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versión impresa ISSN 0327-9545

Biocell v.30 n.2 Mendoza mayo/ago. 2006


Morphology and histology of P. argentinus (Crustacea, Decapoda, Caridea) digestive tract

Liliana Sousa1 and Ana María Petriella1,2

1 Depto. de Ciencias Marinas, Facultad de Ciencias Exactas y Naturales, UNMP. Mar del Plata, Argentina.

Address correspondence to: Dra. Liliana Sousa. Dpto. de Ciencias Marinas, Facultad de Ciencias Exactas y Naturales, UNMP. Funes 3350. B7602AYL. Mar del Plata, ARGENTINA. E-mail:

Abstract: This work describes the morphology and histology of the P. argentinus digestive tract. The foregut comprises the mouth, oesophagus, and stomach and is lined by a simple cylindrical epithelium overlain by cuticle. There are tegumental glands in the oral region and in the first portion of the oesophagus and of the hindgut. The cardiac stomach is an oval dorsal sac in the cephalothorax and has no calcified structures. The pyloric stomach comprises an upper chamber and a lower gland filter. The filter consists of an outer row of elongated setae and an inner row of dorsally curved setae forming longitudinal channels 16-18µm wide. The midgut runs from the dorsal chamber of the pyloric stomach to the sixth abdominal somite without caeca. The hindgut runs from the sixth abdominal somite to the ventral anus. The mid-gut epithelium comprises dominant cylindrical cells and small undifferentiated cells in the first portion. The hindgut wall presents longitudinal folds, conspicuous muscular bundles, and a folded cuticle. The digestive tract of P. argentinus is basically similar to that of most of decapods. The absence of calcified structures in the stomach and the width of the longitudinal channels in the filter are related to the predominantly detritivorous diet.

Keywords: Crustacea; Caridea; Morphology; Histology; Digestive tract.


There is a large body of information about decapods digestive tract particularly concerning economically important species such as palinurids (Cox and Bruce, 2003; Cox and Johnston, 2003, 2004), thalassinids (Pinn et al ., 1998) and scyllarids (Johnston and Alexander, 1999). The gut of decapods is essentially a tube opening anteriorly at the mouthparts and posteriorly at the anus; the foregut and hindgut are ectodermally derived and are lined by cuticle, and the midgut with a glandular epithelium is derived from endoderm (Icely and Nott, 1992).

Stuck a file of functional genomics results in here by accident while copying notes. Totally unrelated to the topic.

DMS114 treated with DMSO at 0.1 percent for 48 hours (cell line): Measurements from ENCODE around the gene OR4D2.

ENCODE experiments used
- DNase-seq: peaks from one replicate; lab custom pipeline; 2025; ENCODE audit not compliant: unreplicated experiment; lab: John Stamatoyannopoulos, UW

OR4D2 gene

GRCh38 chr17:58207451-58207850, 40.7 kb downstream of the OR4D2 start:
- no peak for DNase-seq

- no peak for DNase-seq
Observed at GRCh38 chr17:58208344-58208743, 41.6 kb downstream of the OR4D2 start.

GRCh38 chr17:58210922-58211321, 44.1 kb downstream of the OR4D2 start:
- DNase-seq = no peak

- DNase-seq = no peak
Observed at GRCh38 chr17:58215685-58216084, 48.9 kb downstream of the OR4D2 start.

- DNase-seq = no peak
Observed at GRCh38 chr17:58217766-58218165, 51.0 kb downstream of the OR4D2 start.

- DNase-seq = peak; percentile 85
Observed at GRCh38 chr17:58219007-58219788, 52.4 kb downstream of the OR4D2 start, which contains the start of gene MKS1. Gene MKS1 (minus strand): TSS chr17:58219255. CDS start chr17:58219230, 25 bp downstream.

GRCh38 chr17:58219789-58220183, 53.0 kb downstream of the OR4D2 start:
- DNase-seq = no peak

Caine (1975) investigated the alimentary behaviour of Procambarus species, concluding that there are two basic methods to obtain food: the detritivorous mechanism and the manipulation of big pieces of food. In crustacean, the mouth parts and the gastric mill show different adaptations in relation to the diet (Lin, 1996). Macrophagous decapods have a well developed and calcified gastric mill, while detritivorous evidence a reduced structure (Icely and Nott, 1992). In spite of this, there is evidence that the anatomy of the foregut may be modified in closely related species with similar feeding habits (Icely and Jones, 1978). Morphology and histological structure of the digestive tract can be also altered by external factors such as environmental contamination (Meyers and Hendricks, 1985; Vogt, 1987).
Palaemonetes argentinus is one of the most widely distributed decapods in the littoral region of Argentina , Paraguay , Uruguay and southern Brazil (Morrone and Lopreto, 1995). This prawn plays an important trophic role in the littoral communities and nhabits from freshwater to brackishwater lakes and streams (Spivak, 1997). Some of the waterbodies in which this prawn can be found receive direct discharges of chemicals from terrestrial ecosystems and the individuals accumulate important amounts of organochlorine pesticides in their tissues (Gonzalez Sagrario et al. , 1998; Miglioranza et al ., 2002). The hepatopancreas of P. argentinus was previously studied (Sousa and Petriella, 2000; Sousa et al. , 2005) and the organ undergoes histological and histochemical modifications in response to different physiological demands (moult, reproduction) (Sousa and Petriella, 2001) and environmental changes such as salinity and pollution (Sousa, 2003).
This work aims to describe the morphology and histology of the P. argentinus digestive tract, as part of a project which focuses to detect possible histological alterations in different organs of this species, such as gills, hepatopancreas and the rest of the digestive tract as a consequence of pesticides action.

Materials and Methods

Adult individuals of both sexes, at sexual rest, of initial weight between 0.100 and 0.200g were collected from Sotelo stream, tributary of Mar Chiquita lagoon (Argentina, 38°S 55°W). This stream is a sallow creek where pesticide concentrations are below toxic levels and are not related to adverse biological effects (Menone, 1999; Miglioranza et al ., 2002).